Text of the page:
Weekend trip to scenic Hjerkinn (2015) with Momentum. Photo: Funkibator
Av Marte Nordahl
– My biggest task and joy is to make people understand that there is a good life after the amputation.
John Arne Rosenlund from Kurland in Lørenskog amputated his left lower leg in January 2012, as a consequence of type 2 diabetes.
– It was reassuring to talk to a peer before the amputation. He was a nurse I had previously spotted walking around the corridors, without me thinking about using a prosthesis. He really inspired me to understand that it was entirely possible to live a normal life, says John Arne.
Desire to contribute
John Arne did well after the amputation. Still, he did not fully understand the scope of losing half a leg. When he himself experienced how great the value of an equal was, he wanted to stand up for himself.
– After I had gotten back on my feet, I was encouraged to join a peer-to-peer course in Sarpsborg. I attended a new peer-to-peer course in Oslo 3 years ago. Today I conduct peer conversations at Ahus. Momentum encourages employees to call when there are more amputees at Ahus.
Very important work
– Peer work is important because many are skeptical and afraid of being or being amputated. Many people think that life is over. I meet several who believe that life is put on hold, and that they will remain in a wheelchair for the rest of their lives. When I show up at the hospital, the user sees that life is far from over. I am interested in making it clear that it is possible to do something with life. It is now that life begins, he says.
– No one expects you to run a marathon afterwards, even if there are some who do it as well. The most important thing is to be able to cope in everyday life. Leaving the wheelchair and going to the toilet is a good start. If you manage to get up and out eventually, it is a big plus, he continues.
Many causes of an amputation
John Arne highlights the many causes of an amputation. This could be, for example, an accident or type 2 diabetes.
– Some people only get to know about the amputation when they wake up again after an accident. It’s dramatic for many.
John Arne himself found out that an amputation could be relevant while he was being examined at Ahus. The conversation with a peer motivated him to his feet.
– I encourage everyone who is waiting for an amputation or has been amputated, to do the job themselves. No one can do the job for you. It’s amazing what you can achieve by standing on and not giving up, he says.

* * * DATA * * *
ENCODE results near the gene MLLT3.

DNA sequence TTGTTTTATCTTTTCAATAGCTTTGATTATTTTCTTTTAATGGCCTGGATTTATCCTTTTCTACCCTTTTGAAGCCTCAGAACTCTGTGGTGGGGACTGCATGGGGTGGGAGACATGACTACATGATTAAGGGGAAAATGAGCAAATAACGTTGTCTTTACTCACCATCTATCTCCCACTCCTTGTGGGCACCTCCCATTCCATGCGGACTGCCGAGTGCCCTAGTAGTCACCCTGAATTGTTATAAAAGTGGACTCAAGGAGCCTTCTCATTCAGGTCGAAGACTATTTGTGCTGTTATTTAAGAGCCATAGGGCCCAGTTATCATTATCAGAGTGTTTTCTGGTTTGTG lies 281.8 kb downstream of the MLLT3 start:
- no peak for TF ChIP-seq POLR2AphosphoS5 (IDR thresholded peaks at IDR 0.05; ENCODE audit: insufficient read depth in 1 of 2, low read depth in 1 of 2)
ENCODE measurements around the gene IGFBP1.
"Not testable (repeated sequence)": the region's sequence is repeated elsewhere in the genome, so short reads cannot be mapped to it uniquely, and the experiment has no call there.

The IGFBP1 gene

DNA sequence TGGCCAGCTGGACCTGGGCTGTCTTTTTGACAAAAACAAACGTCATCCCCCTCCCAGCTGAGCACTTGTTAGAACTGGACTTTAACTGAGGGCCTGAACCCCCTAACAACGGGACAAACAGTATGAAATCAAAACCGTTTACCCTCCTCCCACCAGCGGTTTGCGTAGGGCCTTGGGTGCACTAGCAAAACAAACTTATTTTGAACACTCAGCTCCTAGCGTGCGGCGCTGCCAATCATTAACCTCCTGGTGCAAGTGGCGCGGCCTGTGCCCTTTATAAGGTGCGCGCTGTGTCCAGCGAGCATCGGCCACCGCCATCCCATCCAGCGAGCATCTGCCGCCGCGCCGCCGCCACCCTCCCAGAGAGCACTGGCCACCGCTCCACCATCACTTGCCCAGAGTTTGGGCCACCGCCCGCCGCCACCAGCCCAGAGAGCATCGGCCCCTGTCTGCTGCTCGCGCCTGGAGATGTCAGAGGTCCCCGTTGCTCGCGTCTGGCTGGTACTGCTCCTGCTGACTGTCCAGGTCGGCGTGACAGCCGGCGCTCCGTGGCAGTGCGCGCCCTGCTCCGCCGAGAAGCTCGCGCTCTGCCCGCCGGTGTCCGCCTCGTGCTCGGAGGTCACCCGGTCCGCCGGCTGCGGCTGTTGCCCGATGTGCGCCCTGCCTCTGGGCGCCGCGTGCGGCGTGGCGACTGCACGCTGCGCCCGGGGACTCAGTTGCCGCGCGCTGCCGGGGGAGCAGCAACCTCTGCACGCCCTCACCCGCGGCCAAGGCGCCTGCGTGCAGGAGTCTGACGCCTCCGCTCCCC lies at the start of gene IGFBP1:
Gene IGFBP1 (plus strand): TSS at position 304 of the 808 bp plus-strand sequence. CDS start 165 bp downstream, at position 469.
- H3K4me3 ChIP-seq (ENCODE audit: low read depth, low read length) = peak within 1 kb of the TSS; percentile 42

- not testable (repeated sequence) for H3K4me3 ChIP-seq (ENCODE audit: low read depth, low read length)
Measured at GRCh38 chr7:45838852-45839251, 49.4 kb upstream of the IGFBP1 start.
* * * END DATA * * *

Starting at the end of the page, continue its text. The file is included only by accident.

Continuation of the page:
Alternative solutions and sub-goals
– At the beginning of the rehabilitation, it is absolutely crucial to set achievable goals so as not to lose heart. When you master an activity during training, it is beneficial to move on with a new sub-goal. This is how you experience a feeling of mastery.
– I myself have gone through and experienced this process on the body. Today I do the same activities now as before the amputation, and maybe more. In everyday life I walk, bike, ride a motorcycle and walk in the woods.
Activity trip with Momentum to Hjerkinn. (2019) Photo: National Park Kingdom tourism.
Uses various sleeve solutions
On a daily basis, John Arne uses a regular prosthesis. For the various activities, he uses several sleeves that are adapted to his activity level to the feet.
– I have tested a lot of different feet. I have a good collaboration with the technician that I use today. If I discover a new type of sleeve, I am just as happy to ask him if the solution could be something for me. If there is an alternative, we test it, says John Arne.
John – Arne is more active now than before he was amputated. Here he rides over Dovrefjell. (2019) Photo: Dovrefjell Adventures.
Everything is possible
John Arne thinks it is exciting to get to know all the different people he meets as an equal.
– Hearing what kind of thoughts they have about the amputation, is what makes peer work so interesting. Also what wishes and expectations they have. Many understand that it is possible to achieve what they want, he says.